Hai Leong Chieu


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Guiding Computational Stance Detection with Expanded Stance Triangle Framework
Zhengyuan Liu | Yong Keong Yap | Hai Leong Chieu | Nancy Chen
Proceedings of the 61st Annual Meeting of the Association for Computational Linguistics (Volume 1: Long Papers)

Stance detection determines whether the author of a piece of text is in favor of, against, or neutral towards a specified target, and can be used to gain valuable insights into social media. The ubiquitous indirect referral of targets makes this task challenging, as it requires computational solutions to model semantic features and infer the corresponding implications from a literal statement. Moreover, the limited amount of available training data leads to subpar performance in out-of-domain and cross-target scenarios, as data-driven approaches are prone to rely on superficial and domain-specific features. In this work, we decompose the stance detection task from a linguistic perspective, and investigate key components and inference paths in this task. The stance triangle is a generic linguistic framework previously proposed to describe the fundamental ways people express their stance. We further expand it by characterizing the relationship between explicit and implicit objects. We then use the framework to extend one single training corpus with additional annotation. Experimental results show that strategically-enriched data can significantly improve the performance on out-of-domain and cross-target evaluation.

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Multi-label and Multi-target Sampling of Machine Annotation for Computational Stance Detection
Zhengyuan Liu | Hai Leong Chieu | Nancy Chen
Findings of the Association for Computational Linguistics: EMNLP 2023

Data collection from manual labeling provides domain-specific and task-aligned supervision for data-driven approaches, and a critical mass of well-annotated resources is required to achieve reasonable performance in natural language processing tasks. However, manual annotations are often challenging to scale up in terms of time and budget, especially when domain knowledge, capturing subtle semantic features, and reasoning steps are needed. In this paper, we investigate the efficacy of leveraging large language models on automated labeling for computational stance detection. We empirically observe that while large language models show strong potential as an alternative to human annotators, their sensitivity to task-specific instructions and their intrinsic biases pose intriguing yet unique challenges in machine annotation. We introduce a multi-label and multi-target sampling strategy to optimize the annotation quality. Experimental results on the benchmark stance detection corpora show that our method can significantly improve performance and learning efficacy.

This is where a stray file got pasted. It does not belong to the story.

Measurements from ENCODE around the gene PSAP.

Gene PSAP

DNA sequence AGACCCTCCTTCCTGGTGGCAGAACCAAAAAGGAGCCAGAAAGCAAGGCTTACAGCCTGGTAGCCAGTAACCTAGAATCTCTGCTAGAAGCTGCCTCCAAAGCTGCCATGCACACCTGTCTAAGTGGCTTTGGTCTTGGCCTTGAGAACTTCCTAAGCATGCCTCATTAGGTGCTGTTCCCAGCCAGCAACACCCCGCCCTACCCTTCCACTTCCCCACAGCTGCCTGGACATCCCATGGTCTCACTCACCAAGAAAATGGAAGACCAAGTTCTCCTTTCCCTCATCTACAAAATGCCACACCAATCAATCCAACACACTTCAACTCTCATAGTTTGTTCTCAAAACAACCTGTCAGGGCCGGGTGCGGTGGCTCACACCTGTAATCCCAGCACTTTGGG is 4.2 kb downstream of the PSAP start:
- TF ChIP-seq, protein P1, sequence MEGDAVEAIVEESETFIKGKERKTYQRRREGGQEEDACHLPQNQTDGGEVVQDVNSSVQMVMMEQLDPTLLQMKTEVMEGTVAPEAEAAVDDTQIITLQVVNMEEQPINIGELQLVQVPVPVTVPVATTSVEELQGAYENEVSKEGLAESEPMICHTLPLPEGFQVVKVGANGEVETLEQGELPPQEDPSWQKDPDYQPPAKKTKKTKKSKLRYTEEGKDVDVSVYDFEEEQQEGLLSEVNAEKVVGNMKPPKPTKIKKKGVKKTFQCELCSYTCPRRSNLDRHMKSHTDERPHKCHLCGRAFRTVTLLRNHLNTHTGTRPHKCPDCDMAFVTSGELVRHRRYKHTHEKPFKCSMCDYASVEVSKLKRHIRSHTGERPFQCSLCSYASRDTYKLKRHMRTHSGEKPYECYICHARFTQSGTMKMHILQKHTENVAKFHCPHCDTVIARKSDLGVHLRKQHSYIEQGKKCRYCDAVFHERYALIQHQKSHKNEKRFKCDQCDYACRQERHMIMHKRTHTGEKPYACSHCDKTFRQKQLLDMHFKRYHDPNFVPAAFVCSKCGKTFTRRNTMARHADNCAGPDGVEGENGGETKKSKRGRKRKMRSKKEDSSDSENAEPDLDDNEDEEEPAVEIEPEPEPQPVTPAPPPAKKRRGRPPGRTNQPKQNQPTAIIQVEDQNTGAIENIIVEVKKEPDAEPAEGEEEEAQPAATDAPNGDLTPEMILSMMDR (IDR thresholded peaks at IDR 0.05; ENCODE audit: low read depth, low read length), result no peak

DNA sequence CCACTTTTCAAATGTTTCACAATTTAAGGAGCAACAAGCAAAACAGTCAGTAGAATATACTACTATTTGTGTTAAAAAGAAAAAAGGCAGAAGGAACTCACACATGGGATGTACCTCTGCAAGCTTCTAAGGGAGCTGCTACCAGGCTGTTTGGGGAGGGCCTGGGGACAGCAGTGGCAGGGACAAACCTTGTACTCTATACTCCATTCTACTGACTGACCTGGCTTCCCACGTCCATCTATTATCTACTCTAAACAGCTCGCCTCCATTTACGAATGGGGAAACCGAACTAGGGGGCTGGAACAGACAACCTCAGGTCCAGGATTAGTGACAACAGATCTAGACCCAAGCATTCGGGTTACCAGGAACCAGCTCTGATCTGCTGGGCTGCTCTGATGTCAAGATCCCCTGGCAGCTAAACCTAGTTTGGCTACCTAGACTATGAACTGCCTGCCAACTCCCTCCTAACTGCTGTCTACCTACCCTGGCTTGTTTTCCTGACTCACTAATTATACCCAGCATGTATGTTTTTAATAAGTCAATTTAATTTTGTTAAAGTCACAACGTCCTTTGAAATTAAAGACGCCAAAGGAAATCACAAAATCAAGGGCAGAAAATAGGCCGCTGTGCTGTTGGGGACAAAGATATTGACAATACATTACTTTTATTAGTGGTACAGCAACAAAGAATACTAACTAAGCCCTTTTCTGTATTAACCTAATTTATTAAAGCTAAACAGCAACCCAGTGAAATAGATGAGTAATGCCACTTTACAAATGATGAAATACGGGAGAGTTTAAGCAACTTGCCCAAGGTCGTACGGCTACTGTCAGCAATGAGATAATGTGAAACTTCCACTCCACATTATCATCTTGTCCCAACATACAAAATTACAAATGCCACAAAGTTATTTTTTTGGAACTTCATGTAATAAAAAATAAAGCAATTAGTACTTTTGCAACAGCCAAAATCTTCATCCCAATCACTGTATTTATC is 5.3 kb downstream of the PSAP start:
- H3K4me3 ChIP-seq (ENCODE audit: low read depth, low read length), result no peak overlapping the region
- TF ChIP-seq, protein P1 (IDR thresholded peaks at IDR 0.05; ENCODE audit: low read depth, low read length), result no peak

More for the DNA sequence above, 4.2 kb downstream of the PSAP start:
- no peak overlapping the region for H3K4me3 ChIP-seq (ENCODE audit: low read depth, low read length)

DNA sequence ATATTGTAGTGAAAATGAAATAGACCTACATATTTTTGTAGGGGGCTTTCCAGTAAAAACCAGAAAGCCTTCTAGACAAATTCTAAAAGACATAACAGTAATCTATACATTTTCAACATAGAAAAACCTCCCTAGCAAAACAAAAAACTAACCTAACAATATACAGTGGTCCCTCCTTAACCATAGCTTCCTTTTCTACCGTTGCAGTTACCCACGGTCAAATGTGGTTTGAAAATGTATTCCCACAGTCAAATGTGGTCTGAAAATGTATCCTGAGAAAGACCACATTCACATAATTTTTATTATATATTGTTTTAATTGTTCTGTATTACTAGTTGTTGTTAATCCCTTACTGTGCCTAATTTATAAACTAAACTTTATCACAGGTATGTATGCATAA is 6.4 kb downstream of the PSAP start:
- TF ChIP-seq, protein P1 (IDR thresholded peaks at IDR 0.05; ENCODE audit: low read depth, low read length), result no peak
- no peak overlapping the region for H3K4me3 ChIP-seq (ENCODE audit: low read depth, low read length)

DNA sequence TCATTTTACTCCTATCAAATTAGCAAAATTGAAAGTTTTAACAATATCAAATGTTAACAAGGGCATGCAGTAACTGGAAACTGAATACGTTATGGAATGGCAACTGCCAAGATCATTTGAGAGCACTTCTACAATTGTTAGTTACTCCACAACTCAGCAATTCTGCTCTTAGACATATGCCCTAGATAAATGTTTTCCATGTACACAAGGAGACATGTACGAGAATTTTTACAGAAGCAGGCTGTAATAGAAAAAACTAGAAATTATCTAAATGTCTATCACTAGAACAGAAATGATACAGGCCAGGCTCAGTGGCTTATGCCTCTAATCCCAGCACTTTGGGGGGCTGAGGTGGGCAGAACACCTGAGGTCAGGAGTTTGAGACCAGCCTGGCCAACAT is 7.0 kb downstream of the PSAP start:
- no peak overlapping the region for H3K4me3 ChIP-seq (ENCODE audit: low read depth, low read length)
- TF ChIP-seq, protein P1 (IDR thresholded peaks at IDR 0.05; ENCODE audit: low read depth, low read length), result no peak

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Cross-Topic Rumor Detection using Topic-Mixtures
Xiaoying Ren | Jing Jiang | Ling Min Serena Khoo | Hai Leong Chieu
Proceedings of the 16th Conference of the European Chapter of the Association for Computational Linguistics: Main Volume

There has been much interest in rumor detection using deep learning models in recent years. A well-known limitation of deep learning models is that they tend to learn superficial patterns, which restricts their generalization ability. We find that this is also true for cross-topic rumor detection. In this paper, we propose a method inspired by the “mixture of experts” paradigm. We assume that the prediction of the rumor class label given an instance is dependent on the topic distribution of the instance. After deriving a vector representation for each topic, given an instance, we derive a “topic mixture” vector for the instance based on its topic distribution. This topic mixture is combined with the vector representation of the instance itself to make rumor predictions. Our experiments show that our proposed method can outperform two baseline debiasing methods in a cross-topic setting. In a synthetic setting when we removed topic-specific words, our method also works better than the baselines, showing that our method does not rely on superficial features.

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Intrinsic evaluation of language models for code-switching
Sik Feng Cheong | Hai Leong Chieu | Jing Lim
Proceedings of the Seventh Workshop on Noisy User-generated Text (W-NUT 2021)